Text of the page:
Structure-Activity Relationship Study Reveals ML240 and ML241 as Potent and Selective Inhibitors of p97 ATPase

Division of Medical Genetics, Department of Pediatrics, Harbor-UCLA Medical Center and Los Angeles Biomedical Research Institute, 1124 West Carson Street, Torrance, CA 90502 (USA). .
ChemMedChem (Impact Factor: 3.05). 02/2013; 8(2). DOI: 10.1002/cmdc.201200520
Source: PubMed

ABSTRACT To discover more potent p97 inhibitors, we carried out a structure-activity relationship study of the quinazoline scaffold previously identified from our HTS campaigns. Two improved inhibitors, ML240 and ML241, inhibit p97 ATPase with IC(50) values of 100 nM. Both compounds inhibited degradation of a p97-dependent but not a p97-independent proteasome substrate in a dual-reporter cell line. They also impaired the endoplasmic-reticulum-associated degradation (ERAD) pathway. Unexpectedly, ML240 potently stimulated accumulation of LC3-II within minutes, inhibited cancer cell growth, and rapidly mobilized the executioner caspases 3 and 7, whereas ML241 did not. The behavior of ML240 suggests that disruption of the protein homeostasis function of p97 leads to more rapid activation of apoptosis than is observed with a proteasome inhibitor. Further characterization revealed that ML240 has broad antiproliferative activity toward the NCI-60 panel of cancer cell lines, but slightly lower activity toward normal cells. ML240 also synergizes with the proteasome inhibitor MG132 to kill multiple colon cancer cell lines. Meanwhile, both probes have low off-target activity toward a panel of protein kinases and central nervous system targets. Our results nominate ML240 as a promising starting point for the development of a novel agent for the chemotherapy of cancer, and provide a rationale for developing pathway-specific p97 inhibitors.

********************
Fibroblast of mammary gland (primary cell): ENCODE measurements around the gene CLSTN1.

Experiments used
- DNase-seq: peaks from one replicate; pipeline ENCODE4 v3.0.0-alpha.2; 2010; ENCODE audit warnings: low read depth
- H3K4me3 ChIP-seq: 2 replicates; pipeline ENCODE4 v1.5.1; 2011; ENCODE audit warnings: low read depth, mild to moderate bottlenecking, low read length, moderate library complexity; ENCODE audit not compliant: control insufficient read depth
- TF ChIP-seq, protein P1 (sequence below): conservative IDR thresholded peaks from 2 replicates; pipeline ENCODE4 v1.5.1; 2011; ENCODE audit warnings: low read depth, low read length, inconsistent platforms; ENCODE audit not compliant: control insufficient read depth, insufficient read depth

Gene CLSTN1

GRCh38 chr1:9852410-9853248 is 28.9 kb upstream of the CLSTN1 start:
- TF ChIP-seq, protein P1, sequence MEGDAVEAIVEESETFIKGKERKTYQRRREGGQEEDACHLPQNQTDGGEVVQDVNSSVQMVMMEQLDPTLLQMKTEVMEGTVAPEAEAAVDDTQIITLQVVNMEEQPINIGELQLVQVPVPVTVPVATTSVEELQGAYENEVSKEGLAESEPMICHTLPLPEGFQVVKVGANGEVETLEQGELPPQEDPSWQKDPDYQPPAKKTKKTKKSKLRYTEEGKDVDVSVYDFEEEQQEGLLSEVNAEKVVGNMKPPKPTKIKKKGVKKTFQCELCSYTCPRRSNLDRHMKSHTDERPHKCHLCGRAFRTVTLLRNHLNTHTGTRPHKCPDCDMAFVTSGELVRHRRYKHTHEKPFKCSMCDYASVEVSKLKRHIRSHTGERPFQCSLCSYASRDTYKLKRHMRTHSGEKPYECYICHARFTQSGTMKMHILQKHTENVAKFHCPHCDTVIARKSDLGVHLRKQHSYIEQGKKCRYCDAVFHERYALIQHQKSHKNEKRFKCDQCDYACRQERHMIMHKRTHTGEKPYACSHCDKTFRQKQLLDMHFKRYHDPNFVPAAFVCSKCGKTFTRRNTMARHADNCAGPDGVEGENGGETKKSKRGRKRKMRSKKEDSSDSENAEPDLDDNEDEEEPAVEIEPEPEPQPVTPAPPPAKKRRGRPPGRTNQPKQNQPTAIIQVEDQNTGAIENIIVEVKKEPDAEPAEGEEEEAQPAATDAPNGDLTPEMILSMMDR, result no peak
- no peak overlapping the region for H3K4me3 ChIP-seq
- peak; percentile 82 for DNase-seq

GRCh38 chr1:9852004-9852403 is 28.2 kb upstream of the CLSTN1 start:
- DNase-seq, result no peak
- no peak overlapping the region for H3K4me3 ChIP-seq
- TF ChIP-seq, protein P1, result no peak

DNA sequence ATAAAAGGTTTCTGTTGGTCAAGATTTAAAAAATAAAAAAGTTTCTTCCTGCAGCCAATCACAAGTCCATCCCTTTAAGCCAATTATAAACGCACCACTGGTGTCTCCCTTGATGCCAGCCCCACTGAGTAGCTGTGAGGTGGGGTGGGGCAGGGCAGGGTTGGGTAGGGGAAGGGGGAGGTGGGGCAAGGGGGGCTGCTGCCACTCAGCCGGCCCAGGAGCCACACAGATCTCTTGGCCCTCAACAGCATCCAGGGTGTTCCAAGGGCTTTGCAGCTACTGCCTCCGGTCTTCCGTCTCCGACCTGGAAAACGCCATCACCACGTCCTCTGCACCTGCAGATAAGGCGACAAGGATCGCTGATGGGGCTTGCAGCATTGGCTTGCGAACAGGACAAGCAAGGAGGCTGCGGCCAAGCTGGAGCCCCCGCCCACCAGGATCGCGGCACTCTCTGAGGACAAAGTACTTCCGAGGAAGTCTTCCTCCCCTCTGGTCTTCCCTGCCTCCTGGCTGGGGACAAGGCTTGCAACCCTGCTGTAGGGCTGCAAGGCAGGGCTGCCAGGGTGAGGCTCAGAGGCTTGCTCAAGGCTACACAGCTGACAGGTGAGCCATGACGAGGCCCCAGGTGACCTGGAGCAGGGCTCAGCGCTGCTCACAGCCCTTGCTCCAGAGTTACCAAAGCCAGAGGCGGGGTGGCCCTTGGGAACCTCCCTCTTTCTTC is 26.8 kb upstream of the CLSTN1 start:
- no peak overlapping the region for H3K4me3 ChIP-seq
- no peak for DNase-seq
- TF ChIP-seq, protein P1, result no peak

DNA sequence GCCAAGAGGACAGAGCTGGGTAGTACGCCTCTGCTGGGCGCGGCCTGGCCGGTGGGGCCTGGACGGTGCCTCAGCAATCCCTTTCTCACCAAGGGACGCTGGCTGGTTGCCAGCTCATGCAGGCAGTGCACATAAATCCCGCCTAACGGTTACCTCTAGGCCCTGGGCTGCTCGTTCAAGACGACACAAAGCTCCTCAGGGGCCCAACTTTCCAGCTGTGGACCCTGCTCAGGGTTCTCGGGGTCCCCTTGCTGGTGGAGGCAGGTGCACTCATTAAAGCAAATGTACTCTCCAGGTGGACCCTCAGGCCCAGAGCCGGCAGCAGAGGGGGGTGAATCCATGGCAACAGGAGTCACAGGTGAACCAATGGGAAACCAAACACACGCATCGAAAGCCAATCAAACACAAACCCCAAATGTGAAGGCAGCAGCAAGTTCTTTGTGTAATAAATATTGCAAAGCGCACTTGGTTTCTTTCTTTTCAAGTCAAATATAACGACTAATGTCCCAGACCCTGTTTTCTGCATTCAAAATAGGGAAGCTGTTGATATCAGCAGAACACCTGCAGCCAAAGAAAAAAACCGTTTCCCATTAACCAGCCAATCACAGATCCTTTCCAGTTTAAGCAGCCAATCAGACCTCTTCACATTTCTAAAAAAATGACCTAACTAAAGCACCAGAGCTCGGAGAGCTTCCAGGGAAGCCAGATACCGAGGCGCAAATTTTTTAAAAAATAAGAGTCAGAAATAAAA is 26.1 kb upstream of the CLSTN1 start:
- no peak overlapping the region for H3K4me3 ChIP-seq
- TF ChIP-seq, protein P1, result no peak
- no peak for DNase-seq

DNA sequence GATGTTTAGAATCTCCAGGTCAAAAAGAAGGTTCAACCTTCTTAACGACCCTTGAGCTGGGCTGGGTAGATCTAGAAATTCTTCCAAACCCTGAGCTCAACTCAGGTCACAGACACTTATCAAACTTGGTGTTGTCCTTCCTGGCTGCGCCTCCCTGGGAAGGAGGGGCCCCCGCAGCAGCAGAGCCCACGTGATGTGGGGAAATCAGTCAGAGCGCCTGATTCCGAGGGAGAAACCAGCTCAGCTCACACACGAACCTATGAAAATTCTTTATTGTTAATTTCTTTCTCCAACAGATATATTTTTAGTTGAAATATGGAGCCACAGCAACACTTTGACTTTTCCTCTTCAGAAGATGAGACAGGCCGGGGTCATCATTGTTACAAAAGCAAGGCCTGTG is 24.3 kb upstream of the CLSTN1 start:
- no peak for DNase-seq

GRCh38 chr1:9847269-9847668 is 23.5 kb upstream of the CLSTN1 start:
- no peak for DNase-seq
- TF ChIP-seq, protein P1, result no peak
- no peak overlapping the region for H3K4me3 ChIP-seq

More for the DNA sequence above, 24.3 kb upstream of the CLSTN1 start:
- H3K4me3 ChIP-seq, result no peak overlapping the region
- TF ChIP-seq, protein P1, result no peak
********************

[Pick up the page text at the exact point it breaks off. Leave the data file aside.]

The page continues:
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    ABSTRACT: Dominant mutations in p97/VCP (valosin-containing protein) cause a rare multisystem degenerative disease with varied phenotypes that include inclusion body myopathy, Paget's disease of bone, frontotemporal dementia, and amyotrophic lateral sclerosis. p97 disease mutants have altered N-domain conformations, elevated ATPase activity, and altered cofactor association. We have now discovered a previously unidentified disease-relevant functional property of p97 by identifying how the cofactors p37 and p47 regulate p97 ATPase activity. We define p37 as, to our knowledge, the first known p97-activating cofactor, which enhances the catalytic efficiency (kcat/Km) of p97 by 11-fold. Whereas both p37 and p47 decrease the Km of ATP in p97, p37 increases the kcat of p97. In contrast, regulation by p47 is biphasic, with decreased kcat at low levels but increased kcat at higher levels. By deleting a region of p47 that lacks homology to p37 (amino acids 69-92), we changed p47 from an inhibitory cofactor to an activating cofactor, similar to p37. Our data suggest that cofactors regulate p97 ATPase activity by binding to the N domain. Induced conformation changes affect ADP/ATP binding at the D1 domain, which in turn controls ATPase cycling. Most importantly, we found that the D2 domain of disease mutants failed to be activated by p37 or p47. Our results show that cofactors play a critical role in controlling p97 ATPase activity, and suggest that lack of cofactor-regulated communication may contribute to p97-associated disease pathogenesis.

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